Firms with small profit margins and low reserves are most vulnerable

A lockdown in London would be a disaster for the industry and could put both large and smaller firms out of business, senior construction figures warned today. 

Firms should therefore make contingency plans for the prospect of transport networks closing and travel to and from the city being restricted.

Even though the government said this morning that there was “zero prospect” of an imminent travel lockdown in the capital, some key figures are not convinced.

Construction site

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Work on many construction sites would have to stop if London goes into lockdown

London accounted for one-fifth of all construction output in the UK last year and almost 22% of new work. Economists predict that a lockdown in the capital would have a disastrous impact on the industry right across the country.

“We are an industry which is reliant on being on site,” Alasdair Reisner, head of strategy at the Civil Engineering Contractors Association said. “A lockdown is a major concern.”

Simon Rawlinson, head of strategy at Arcadis, told Building: ”There’s a greater chance now that [a lockdown] could happen than a week ago.”

Warning that the £350bn lifeline offered by the government on Tuesday would not meet many of the industry’s needs in such a scenario, Rawlinson said: “We are looking for extraordinary measures by the government to support the construction sector. We need to be able to pay our people and our bills.”

He said large firms might not be viable if a lockdown forces work at sites to stop, while some smaller businesses may need cash now. 

“Cash is the key point,” he added. ”Businesses won’t take loans because they would just be putting off the point when they go under.”

Asked what type of firms would be most vulnerable, Reisner pointed to businesses with “existing challenges” such as small profit margins and low reserves.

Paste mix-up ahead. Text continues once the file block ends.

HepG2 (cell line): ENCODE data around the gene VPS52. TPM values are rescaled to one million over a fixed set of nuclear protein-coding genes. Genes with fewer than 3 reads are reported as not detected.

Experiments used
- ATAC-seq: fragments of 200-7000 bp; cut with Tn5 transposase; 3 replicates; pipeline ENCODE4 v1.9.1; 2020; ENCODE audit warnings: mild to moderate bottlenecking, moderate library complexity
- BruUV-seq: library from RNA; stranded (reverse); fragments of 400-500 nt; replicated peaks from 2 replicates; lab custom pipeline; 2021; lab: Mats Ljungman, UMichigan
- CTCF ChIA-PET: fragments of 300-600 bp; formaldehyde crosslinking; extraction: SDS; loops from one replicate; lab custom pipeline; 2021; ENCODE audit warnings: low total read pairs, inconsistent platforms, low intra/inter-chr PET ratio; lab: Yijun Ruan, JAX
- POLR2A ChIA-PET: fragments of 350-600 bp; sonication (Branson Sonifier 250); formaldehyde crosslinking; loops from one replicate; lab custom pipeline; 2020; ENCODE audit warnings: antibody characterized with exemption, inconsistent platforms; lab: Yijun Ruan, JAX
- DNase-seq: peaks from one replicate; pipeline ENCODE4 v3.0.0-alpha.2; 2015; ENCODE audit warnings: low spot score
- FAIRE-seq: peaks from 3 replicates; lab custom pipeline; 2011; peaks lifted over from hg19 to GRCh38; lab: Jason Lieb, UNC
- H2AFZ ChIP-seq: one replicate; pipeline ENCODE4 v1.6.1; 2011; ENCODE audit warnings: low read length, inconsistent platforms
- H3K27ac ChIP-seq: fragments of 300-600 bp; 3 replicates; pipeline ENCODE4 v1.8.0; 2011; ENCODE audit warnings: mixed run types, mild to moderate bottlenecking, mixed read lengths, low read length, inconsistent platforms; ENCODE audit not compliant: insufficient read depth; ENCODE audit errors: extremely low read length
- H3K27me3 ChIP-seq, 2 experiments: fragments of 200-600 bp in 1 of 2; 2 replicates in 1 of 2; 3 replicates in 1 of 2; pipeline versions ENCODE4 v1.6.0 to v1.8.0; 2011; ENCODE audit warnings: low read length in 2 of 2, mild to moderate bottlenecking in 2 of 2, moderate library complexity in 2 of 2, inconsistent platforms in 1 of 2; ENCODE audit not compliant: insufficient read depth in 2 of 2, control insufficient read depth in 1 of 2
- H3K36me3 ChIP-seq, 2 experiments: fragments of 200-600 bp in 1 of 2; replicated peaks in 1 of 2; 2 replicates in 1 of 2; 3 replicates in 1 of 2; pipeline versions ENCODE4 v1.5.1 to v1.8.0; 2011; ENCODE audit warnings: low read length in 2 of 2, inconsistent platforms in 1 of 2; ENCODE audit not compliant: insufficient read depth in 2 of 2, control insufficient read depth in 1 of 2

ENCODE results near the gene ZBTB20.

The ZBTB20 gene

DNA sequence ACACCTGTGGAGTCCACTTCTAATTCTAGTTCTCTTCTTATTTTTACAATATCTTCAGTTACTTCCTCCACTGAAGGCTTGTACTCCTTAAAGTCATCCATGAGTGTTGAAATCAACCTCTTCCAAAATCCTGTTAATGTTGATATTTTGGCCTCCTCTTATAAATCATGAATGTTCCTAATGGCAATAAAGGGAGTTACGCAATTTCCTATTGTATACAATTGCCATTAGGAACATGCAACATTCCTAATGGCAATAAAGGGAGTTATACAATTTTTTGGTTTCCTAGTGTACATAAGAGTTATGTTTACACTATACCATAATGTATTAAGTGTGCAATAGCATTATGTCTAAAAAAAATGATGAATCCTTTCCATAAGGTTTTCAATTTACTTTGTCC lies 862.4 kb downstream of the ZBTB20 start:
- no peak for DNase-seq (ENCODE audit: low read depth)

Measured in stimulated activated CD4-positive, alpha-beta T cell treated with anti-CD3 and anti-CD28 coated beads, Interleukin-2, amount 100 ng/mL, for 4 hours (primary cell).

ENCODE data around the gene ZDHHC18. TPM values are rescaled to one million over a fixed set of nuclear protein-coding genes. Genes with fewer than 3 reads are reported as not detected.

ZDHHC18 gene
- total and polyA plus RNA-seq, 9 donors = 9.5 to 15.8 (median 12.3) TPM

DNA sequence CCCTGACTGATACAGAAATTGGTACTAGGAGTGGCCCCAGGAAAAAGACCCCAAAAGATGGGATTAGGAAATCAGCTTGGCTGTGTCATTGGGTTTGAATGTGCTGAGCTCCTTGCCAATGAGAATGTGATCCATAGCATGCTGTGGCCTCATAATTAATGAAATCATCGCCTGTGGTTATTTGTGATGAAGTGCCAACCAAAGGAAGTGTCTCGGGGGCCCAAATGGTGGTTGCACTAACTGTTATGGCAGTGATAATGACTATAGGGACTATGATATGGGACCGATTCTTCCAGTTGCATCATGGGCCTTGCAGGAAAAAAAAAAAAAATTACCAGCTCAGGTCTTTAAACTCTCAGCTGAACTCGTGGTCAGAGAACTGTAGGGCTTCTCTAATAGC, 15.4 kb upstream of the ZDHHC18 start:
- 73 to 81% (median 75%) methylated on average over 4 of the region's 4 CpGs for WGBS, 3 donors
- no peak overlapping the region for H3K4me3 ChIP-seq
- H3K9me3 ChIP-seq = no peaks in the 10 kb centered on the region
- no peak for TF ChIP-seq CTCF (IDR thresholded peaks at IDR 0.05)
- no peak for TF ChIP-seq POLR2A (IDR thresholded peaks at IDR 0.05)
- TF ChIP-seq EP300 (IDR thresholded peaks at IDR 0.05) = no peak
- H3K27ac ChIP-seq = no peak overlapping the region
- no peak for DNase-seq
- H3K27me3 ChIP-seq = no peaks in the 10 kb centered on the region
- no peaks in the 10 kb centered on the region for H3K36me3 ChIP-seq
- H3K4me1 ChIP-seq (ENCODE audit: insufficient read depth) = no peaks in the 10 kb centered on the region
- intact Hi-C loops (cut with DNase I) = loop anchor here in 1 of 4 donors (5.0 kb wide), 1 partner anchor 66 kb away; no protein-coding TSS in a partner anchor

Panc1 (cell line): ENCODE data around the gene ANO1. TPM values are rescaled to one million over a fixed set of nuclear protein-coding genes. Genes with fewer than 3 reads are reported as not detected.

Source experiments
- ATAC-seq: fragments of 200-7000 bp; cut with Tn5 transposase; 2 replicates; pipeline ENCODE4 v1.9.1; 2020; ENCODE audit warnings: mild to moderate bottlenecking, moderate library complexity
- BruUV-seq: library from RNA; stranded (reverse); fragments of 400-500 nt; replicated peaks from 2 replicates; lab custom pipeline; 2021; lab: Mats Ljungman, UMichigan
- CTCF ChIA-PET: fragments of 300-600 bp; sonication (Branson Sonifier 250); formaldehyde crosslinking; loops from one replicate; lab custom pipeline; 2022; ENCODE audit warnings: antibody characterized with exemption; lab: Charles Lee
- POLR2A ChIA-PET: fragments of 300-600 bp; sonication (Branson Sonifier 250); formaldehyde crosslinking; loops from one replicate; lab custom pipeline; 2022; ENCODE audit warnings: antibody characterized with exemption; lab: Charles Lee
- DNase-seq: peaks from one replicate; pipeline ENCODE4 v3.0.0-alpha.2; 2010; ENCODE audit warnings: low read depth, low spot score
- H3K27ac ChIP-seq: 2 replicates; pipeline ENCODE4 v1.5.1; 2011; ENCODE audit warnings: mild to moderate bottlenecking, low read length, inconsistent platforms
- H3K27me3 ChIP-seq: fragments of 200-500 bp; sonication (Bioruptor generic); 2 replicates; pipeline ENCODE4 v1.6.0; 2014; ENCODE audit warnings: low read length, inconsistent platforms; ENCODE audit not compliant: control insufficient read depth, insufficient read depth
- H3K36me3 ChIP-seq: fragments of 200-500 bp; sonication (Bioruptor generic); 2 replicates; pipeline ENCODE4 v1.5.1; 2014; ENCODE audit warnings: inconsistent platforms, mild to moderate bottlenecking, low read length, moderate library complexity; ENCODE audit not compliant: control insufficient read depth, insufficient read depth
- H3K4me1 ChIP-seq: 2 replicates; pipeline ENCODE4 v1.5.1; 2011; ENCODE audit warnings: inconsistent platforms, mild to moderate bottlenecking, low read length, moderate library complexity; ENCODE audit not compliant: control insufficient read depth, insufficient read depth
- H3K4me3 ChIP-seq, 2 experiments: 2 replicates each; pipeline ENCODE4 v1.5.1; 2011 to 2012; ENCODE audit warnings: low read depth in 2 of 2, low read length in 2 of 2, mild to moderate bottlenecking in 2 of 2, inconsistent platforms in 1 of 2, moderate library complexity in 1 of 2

“What firms can do is look at other countries which are ahead of the curve and see what happens,” he added. ’They can use that information as a basis on which to plan contingencies.”

One major contractor added: “We are underway with preparations that sites might shut. We are doing what everyone is doing. Reviewing the financial and contractual sitaution in detail and talking to clients every day.”

Noble Francis, economics director at the Construction Products Association (CPA), said: “If sites do get shut down, then the number and size of those sites will determine the impact on the industry.

“Clearly, construction activity occurs on site and you can’t have working from home, apart from senior management. So shutting sites en masse would have a major impact, not only on the contractors on the site but also on the materials and product manufacturers as well as the architects, consultants and surveyors.

“All together this accounts for three million people.”

Francis said that, within the on-site contracting part of the industry, 86% of employment is within SMEs and 41% is self-employed. So a significant downturn would hit them the hardest given that they rely on cash flow and lending if the downturn gets worse.

Downing Street this morning denied reports circulating yesterday that the government would implement a full lockdown in the capital from tomorrow (Friday) as schools across the country are forced to close.

Peter Caplehorn, chief executive of the CPA said: “Shutting down all of construction through distancing restrictions would make little sense given that the construction industry is essential to ensure we get through this as a country and an economy.”

He added that the association was regularly updating members on the potential market impact of covid-19 and was in communication with other bodies to formulate cross-industry responses to the crisis and to develop policy positions aimed at protecting the industry.

Francis added that, when the recovery finally comes, construction would be vital to it so the industry simply had to be sustained through the potential disruption.